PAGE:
There’s an old saying, “Rule a Kingdom as though you were cooking a small fish – don’t overdo it!”
It’s a fine line between perfectly cooked fish and fish that’s been overcooked. In general, fish takes between eight and nine minutes to cook per inch of thickness (though to be sure we recommend checking at six to seven minutes). A la Rose is a term used to describe fish that is prepared from rare to medium-rare. Certain types of fish, like tuna and halibut can be served medium-rare, meaning the inside will remain firm and not flake along the lines.
Let’s check out some of the methods of cooking:
Baking is one of the most popular methods of preparing fish. Baked halibut steaks with cheese and cream, or baked tuna casserole are just a few examples of what you can accomplish with baked fish. Season the fish with just about anything you like before popping it in the oven, and be sure to let the dish sit for a few minutes after pulling it out.
Thicker and fattier fish, like salmon, tuna, and swordfish make for great grilling. Make sure your grill is super clean and brush some oil onto the fish before placing it on top. Once on, let it sear until it’s time to flip. Alternatively, you can also put a sheet of foil on the grill and cook the fish on top of that, but be sure not to cover the grill as the fish is cooking as the cover will entrap the smoke and end up overseasoning the fish.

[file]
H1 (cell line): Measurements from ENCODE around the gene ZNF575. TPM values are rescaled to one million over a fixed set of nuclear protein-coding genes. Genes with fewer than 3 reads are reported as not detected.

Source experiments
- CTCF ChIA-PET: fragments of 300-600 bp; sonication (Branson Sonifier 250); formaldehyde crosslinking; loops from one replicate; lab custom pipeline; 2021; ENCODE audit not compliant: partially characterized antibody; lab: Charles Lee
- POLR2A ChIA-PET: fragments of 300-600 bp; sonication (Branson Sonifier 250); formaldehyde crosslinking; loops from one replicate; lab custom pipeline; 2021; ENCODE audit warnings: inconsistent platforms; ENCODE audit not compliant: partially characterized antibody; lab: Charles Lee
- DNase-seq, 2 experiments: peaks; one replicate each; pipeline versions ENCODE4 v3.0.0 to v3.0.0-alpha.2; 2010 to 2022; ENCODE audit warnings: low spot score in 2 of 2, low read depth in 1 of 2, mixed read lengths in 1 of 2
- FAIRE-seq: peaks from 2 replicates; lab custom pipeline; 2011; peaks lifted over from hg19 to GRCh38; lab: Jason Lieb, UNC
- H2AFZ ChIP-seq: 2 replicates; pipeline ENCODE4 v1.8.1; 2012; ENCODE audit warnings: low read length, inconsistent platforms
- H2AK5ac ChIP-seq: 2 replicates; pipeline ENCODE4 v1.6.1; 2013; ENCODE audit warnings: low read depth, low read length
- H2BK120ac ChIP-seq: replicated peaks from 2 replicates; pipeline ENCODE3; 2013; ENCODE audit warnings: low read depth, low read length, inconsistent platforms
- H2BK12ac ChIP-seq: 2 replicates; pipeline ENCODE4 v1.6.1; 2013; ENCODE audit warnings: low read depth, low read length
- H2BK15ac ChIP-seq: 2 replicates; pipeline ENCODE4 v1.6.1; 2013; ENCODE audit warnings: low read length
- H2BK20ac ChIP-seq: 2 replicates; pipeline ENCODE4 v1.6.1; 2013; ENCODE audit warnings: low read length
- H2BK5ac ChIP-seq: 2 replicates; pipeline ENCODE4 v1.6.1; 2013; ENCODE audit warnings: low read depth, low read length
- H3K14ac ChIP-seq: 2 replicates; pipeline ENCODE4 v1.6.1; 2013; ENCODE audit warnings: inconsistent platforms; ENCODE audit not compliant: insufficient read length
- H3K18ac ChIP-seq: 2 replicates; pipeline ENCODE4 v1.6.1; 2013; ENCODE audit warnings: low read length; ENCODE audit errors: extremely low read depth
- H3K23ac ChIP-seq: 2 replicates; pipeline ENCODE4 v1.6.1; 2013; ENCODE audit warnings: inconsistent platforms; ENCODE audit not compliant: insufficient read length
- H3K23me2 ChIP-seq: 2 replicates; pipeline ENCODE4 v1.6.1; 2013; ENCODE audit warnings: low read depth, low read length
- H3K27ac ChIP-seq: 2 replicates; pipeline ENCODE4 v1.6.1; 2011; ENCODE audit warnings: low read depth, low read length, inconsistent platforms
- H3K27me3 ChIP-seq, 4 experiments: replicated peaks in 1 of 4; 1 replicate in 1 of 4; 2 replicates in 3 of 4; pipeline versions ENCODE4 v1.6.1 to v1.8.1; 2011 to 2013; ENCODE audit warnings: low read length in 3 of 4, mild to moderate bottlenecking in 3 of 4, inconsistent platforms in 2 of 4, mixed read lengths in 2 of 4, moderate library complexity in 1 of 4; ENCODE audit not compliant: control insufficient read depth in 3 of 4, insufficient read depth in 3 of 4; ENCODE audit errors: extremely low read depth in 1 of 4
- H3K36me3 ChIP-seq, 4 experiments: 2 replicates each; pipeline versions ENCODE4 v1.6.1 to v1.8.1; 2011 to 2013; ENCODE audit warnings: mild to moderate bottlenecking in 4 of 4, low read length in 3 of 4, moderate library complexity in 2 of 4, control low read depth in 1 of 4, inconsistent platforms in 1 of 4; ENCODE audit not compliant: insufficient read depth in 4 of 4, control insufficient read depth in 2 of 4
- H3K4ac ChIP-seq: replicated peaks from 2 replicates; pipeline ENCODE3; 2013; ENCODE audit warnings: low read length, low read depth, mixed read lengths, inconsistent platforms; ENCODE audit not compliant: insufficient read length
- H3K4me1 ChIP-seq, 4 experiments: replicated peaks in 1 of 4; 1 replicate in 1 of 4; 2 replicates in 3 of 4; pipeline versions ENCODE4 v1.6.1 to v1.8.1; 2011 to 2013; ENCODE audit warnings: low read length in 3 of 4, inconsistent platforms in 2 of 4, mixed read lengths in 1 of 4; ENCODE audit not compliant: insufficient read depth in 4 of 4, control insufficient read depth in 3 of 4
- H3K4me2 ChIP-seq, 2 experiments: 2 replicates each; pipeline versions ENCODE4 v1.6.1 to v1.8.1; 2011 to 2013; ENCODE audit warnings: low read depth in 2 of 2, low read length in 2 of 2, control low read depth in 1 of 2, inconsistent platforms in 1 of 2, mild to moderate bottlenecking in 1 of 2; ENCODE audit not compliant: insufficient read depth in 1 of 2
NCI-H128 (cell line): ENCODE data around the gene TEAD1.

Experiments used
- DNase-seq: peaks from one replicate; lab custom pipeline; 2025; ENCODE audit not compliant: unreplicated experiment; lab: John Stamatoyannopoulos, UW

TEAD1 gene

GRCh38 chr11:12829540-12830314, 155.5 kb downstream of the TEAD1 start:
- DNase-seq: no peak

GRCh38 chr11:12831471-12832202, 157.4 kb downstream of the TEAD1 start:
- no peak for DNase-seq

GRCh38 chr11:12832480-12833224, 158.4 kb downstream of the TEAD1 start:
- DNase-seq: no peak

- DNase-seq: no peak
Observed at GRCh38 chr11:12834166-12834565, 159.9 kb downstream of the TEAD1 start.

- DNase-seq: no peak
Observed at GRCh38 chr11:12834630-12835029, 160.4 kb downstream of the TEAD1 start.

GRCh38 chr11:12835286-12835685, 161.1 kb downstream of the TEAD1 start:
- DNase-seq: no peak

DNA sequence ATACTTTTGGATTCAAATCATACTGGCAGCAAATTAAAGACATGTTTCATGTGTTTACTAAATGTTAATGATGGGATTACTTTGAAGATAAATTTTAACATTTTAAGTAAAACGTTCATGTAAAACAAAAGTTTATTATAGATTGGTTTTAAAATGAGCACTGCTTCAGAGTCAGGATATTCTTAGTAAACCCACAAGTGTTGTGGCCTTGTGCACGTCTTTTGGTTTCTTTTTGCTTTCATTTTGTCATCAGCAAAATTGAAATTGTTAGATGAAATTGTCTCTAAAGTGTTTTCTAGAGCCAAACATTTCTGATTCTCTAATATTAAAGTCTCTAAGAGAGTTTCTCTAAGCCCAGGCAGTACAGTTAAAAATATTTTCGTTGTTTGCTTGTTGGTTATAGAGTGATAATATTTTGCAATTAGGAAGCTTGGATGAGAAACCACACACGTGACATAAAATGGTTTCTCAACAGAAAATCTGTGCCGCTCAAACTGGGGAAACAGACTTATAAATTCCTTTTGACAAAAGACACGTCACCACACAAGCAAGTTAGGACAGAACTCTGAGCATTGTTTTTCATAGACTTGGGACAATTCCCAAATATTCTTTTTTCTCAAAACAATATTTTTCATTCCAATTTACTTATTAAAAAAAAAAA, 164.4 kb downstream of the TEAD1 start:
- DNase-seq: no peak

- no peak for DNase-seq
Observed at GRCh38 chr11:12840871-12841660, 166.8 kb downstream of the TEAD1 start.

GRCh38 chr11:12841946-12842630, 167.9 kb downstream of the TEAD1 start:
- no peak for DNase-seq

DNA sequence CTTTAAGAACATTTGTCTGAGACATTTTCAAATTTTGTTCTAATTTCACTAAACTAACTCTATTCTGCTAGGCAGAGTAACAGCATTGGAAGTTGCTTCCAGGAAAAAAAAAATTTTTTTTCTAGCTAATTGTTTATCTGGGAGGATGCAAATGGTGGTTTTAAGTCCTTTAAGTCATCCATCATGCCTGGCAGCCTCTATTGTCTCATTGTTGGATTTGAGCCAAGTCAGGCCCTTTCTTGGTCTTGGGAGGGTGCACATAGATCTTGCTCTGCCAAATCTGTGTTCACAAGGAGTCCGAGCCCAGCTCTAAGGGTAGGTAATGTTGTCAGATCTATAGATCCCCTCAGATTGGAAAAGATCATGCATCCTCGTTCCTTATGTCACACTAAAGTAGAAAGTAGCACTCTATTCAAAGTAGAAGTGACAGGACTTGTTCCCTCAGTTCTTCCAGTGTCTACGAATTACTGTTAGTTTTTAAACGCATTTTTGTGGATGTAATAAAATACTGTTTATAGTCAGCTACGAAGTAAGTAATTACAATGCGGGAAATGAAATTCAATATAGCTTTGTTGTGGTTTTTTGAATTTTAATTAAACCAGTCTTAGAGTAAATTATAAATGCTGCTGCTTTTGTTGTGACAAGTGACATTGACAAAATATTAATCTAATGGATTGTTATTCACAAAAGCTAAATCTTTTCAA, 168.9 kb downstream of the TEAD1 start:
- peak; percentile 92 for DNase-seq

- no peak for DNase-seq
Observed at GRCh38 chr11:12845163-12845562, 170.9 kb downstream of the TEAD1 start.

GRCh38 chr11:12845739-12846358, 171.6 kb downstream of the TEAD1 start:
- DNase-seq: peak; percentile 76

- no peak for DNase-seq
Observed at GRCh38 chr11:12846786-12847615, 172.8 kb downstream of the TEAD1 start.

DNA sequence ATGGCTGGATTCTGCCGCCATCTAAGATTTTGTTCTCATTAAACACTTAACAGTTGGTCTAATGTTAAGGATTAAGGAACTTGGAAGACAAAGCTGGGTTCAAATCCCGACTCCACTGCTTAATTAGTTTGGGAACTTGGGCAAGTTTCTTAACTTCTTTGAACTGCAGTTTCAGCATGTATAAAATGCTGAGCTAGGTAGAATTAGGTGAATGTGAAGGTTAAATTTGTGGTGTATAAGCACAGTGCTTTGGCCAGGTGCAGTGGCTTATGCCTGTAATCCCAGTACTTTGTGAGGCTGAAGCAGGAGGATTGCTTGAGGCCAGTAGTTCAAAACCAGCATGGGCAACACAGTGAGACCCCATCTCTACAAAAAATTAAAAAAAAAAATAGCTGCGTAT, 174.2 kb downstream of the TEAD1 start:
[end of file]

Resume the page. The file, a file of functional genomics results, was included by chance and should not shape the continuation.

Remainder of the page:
Honestly is there anything better than deep-fried fish? Maintaining the oil temperature is vital to achieving that crispy texture when it comes to frying fish. Deep-fried fish is normally battered before being fried in oil at 375-degrees for four to five minutes. Be sure to let it rest for a few minutes after pulling it out of the fryer.
To perfectly sauté fish, preheat the pan and add a tablespoon of oil before adding in the fish. Remember, let the fish cook undisturbed until one side develops a nice crust before flipping. If your fillet is thin enough you can even take the pan off the stove a minute or two early as the fish will continue to cook on residual heat.
A steamer is a great investment if you’re into this method of cooking. And this is another method of cooking where you can season the fish with just about anything you like. To steam, fill water in a large saucepan and bring the water to a simmer. Then place the fish in the steamer above the simmering water. Be careful not to let the liquid boil, as it will cook the fish too quickly causing it to overcook.